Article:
In the past, people worked hard at these sites; today, they marvel, hike and swim there: three industrial heritage sites to touch in North Rhine-Westphalia. Dude, let's have a look!
Essen was once home to the largest and most productive coal mine in the world: The Zollverein Colliery, the black cream of the Krupp empire with a gigantic output of 12,000 tons mined per day. The mine, which was closed in 1986, has long been a UNESCO World Heritage Site. Impressive, good to know - but alone no reason to visit this huge industrial juggernaut regularly. But in the meantime, the Zollverein coal mine is not only a popular destination for vacationers from all over the world who want to see how living new worlds have been created from disused ruins in the Pott region. No, the Zollverein coal mine is also a constant longing destination for the people of the Ruhr region itself, who have gladly and proudly gone along with the transformation from a painter's juggernaut to a cultural all-rounder's arena. Today, the Zollverein colliery is not only a piece of home, Ruhr history and coal folklore, but also: open-air swimming pool. Ice skating rink. Ferris wheel. Artist's studio. Art gallery. Concert hall. Museum. Restaurant. Design hotel. Or simply: culture and quality of life at your fingertips. In this 360° tour you can take a look at the Zeche Zollverein. So our conclusion: This shaft is far from being finished.
This is how you get to the Zollverein colliery by train: Plan arrival.
Blast furnace No. 5 was responsible for the atmosphere in the north of Duisburg until the 1980s. It was not until April 1985 that the Meiderich iron and steel works closed its doors, leaving behind not only enormous brick ruins and surreal-looking machinery but also a 180-hectare wasteland with no future. Dead bricks, dreary aura - a sad story without a happy ending? Not really. 35 years later, this typically traditional blast furnace site in the Ruhr region has become an adventure playground for people who combine curiosity, playfulness and a need for emotional cultural mediation. Okay, one size smaller: The Duisburg-North Landscape Park has become a synthesis of the arts consisting of a natural spectacle, a sports facility and a chill-out area. Skaters and mountain bikers feel just as much at home here as pontoon traditionalists, who are guided through the mysterious steel vaults of the former ironworks on weekends as part of romantic torchlight tours. The futuristic Tauchgasometer is considered the largest indoor diving facility in Europe - and this high-wire course over swaying stainless steel bridges in a former casting hall is unlikely to be found in this form a second time. In the Duisburg-Nord Landscape Park, secret gardens, instructive circular routes, exhibition rooms and, especially for nature nerds, even a teaching and learning farm await astonished visitors. Our fitting conclusion, borrowed from old Schiller: "The old falls, time changes, and new life blossoms from the ruins." Word.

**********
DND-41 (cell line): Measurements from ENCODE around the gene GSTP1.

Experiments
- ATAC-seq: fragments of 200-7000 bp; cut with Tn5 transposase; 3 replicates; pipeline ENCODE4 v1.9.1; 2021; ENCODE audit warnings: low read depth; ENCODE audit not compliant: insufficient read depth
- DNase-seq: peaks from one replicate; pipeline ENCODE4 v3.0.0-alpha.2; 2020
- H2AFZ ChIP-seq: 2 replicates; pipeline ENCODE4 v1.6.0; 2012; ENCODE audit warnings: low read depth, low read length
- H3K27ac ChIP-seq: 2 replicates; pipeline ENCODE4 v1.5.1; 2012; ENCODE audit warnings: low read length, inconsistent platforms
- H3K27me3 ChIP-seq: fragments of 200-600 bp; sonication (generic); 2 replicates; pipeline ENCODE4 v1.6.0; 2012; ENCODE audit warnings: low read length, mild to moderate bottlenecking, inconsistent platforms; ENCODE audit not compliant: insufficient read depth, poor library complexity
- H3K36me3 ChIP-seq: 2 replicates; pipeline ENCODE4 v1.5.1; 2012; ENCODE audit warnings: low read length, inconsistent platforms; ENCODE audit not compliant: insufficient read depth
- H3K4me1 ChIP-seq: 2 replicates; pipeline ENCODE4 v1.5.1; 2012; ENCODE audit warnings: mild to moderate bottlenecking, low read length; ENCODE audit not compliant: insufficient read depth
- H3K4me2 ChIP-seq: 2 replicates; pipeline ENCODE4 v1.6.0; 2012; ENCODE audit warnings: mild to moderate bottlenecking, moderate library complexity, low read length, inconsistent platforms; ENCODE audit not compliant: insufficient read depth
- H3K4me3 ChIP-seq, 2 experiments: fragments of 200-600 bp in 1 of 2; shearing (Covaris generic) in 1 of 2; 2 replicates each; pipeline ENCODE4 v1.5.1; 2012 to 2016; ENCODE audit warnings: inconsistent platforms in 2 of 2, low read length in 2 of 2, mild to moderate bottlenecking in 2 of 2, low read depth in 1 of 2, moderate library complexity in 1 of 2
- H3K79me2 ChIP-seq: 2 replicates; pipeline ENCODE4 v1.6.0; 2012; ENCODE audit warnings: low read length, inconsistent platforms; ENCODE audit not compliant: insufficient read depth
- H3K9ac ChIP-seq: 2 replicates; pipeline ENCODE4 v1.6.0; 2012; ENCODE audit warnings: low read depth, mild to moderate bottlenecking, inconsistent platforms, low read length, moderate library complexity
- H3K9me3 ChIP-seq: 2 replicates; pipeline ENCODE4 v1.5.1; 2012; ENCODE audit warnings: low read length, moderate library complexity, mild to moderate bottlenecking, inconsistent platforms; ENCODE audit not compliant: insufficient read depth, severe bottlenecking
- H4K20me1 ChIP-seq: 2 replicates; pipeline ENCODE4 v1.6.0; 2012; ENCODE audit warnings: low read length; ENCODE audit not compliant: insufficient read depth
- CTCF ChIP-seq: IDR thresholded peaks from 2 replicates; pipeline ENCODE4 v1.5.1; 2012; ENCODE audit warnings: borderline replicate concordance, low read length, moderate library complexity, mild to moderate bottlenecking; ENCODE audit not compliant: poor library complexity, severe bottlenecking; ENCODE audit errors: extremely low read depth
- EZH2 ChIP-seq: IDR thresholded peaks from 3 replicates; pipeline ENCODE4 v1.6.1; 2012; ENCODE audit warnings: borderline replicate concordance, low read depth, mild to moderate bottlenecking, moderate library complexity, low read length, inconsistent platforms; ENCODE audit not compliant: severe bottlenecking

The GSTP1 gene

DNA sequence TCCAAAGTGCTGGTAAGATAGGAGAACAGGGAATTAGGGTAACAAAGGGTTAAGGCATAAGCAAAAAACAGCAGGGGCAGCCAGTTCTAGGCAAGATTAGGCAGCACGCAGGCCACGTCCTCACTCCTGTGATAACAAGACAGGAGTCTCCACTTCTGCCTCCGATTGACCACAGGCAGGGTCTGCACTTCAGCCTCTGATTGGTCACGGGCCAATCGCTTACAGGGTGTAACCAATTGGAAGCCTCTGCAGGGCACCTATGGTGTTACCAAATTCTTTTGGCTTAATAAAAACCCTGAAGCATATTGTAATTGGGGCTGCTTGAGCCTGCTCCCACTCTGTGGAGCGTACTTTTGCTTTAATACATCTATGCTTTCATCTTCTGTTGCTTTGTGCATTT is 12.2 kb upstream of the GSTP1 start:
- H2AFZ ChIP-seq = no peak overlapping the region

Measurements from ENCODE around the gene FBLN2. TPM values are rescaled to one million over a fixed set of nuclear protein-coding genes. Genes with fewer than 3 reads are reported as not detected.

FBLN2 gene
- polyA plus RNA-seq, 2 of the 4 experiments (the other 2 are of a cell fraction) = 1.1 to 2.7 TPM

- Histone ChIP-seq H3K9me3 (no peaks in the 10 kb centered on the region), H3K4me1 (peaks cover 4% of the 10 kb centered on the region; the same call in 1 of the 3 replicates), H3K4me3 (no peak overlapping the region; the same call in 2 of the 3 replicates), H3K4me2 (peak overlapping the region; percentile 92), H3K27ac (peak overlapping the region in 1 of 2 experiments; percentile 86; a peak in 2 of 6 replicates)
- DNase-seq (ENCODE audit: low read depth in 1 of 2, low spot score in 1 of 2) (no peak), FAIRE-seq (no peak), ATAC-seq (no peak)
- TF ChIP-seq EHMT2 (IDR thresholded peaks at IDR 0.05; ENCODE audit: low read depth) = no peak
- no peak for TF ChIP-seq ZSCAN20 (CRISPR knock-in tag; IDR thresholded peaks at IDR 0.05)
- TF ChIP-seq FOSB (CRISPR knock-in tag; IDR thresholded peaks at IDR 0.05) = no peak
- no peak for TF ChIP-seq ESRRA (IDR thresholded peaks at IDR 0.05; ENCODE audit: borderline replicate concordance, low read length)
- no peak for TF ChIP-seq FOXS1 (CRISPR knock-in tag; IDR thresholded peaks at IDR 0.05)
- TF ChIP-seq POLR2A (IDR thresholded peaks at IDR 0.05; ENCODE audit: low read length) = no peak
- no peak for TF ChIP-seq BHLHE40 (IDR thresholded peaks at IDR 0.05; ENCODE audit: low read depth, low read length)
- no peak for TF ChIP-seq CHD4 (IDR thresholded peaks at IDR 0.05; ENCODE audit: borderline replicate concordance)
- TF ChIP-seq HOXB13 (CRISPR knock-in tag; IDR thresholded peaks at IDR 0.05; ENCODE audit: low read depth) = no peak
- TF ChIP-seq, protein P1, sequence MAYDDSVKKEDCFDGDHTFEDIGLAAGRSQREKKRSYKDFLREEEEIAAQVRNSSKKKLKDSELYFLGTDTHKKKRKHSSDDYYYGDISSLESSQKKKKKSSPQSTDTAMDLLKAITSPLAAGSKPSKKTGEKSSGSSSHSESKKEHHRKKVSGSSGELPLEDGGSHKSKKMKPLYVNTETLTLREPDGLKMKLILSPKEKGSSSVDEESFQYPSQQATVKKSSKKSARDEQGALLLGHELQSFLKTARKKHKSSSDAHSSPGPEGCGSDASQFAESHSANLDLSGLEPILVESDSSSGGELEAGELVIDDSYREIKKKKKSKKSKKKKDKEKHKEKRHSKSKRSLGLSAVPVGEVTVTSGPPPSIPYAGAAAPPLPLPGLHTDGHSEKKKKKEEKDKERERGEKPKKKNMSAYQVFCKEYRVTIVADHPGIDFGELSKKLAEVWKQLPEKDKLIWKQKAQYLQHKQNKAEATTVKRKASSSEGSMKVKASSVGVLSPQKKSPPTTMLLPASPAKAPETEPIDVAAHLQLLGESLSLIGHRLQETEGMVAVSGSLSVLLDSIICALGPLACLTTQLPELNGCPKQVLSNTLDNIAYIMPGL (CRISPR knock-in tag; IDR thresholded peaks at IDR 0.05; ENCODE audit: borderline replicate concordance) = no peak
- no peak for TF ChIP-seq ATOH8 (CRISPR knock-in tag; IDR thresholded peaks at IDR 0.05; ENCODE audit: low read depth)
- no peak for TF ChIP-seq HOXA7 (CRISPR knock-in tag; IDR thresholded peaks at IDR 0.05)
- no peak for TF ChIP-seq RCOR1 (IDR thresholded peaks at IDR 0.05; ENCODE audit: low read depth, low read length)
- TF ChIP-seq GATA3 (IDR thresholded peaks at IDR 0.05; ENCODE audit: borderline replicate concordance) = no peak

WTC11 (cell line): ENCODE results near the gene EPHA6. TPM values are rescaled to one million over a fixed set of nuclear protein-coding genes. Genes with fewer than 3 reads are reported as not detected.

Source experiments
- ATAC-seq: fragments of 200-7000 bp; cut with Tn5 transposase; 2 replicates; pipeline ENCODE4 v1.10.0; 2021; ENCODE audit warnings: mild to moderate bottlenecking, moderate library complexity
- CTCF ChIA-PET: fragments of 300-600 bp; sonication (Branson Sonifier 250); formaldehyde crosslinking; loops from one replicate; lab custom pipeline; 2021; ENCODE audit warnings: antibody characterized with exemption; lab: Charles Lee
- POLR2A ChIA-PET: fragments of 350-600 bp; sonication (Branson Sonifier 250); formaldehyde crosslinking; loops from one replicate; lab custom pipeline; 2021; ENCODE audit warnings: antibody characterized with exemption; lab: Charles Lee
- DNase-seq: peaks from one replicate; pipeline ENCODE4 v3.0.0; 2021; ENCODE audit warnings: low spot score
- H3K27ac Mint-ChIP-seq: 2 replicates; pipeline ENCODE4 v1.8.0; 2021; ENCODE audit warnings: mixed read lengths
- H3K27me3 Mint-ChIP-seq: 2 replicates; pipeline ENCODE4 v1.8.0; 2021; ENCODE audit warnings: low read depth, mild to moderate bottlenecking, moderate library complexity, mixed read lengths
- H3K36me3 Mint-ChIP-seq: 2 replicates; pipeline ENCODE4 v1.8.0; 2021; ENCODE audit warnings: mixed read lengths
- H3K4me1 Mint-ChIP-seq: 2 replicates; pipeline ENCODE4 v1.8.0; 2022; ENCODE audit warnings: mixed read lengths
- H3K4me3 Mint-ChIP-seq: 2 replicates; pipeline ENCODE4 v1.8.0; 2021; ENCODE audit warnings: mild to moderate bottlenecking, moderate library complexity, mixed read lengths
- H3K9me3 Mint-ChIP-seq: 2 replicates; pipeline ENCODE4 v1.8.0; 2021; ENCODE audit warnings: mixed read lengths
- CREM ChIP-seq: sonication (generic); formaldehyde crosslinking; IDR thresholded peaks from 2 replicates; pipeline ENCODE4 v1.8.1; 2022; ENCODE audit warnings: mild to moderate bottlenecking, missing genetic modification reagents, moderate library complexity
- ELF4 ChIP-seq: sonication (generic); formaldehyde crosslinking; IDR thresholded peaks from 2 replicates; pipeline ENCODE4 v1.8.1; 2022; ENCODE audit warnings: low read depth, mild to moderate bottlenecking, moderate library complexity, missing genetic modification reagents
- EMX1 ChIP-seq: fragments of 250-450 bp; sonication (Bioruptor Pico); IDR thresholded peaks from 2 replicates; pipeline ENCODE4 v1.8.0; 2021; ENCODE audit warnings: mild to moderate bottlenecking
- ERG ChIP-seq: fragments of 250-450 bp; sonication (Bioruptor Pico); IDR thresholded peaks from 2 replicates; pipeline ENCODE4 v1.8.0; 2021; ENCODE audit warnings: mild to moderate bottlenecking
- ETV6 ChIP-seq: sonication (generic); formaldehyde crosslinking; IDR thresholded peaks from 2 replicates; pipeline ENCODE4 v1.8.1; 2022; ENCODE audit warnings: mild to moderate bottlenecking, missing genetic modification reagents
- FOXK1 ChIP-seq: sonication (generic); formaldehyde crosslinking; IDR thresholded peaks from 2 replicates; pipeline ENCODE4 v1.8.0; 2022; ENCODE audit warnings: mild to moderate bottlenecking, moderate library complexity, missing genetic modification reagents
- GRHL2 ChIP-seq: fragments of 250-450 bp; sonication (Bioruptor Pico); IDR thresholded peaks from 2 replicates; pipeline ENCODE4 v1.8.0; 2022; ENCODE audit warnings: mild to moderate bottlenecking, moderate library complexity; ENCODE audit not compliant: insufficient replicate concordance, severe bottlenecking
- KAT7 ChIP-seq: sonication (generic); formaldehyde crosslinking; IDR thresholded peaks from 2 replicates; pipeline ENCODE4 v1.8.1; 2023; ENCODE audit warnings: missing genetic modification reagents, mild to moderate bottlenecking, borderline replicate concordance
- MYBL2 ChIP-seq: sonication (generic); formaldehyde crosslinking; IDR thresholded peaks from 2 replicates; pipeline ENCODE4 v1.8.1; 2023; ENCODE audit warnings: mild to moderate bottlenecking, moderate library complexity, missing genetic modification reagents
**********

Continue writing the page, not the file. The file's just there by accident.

This is how you get to the Landschaftspark Duisburg-Nord by train: Plan arrival.
Nothing against high mountains, deep valleys and rushing mountain streams. As we all know, these are great occasions to spend your vacation days in high spirits. But let's be honest: Haven't we already had all that? True hiking avant-garde demands new, creative paths off the beaten track. How about, for example, an official Slag heap hill hopping in the Ruhr area? Never heard of it? Well, you can see how original this network of hiking routes, which covers around 200 kilometers and is divided into twelve themed tours in the northern Ruhr region, is. What's it all about? It's simple: Hiking guides who are as knowledgeable as they are talented at narration not only point us ignorant folks in the right direction, but also explain classic Pott topics en passant: The "Nature in Transition" tour, for example, leads 15 kilometers through the Hoheward slag heap landscape in Herten. Beware: 250 meters of altitude! Or, let's take the ambitious alternative for those who like to walk hard: the 53-kilometer long "Vestische Höhenweg" can be conquered and explained in three stages. The starting and finishing points alone sound like coal gold to the ears of the Ruhr region: It starts at the Henrichenburg ship lift and the final fanfare sounds at the Tetraeder in Bottrop. Our conclusion from an old miner's poem, appropriately made: "Every stone has a face here, the slag heap has a tremendous amount. If it told us the story, after years one would not reach the goal."
This is how you get to the ship lift Henrichenburg by train and bus: Plan arrival.
Cover photo: Swimming in the shadow of gigantic production facilities - industrial culture in Essen © Tourismus NRW e.V. Ketz
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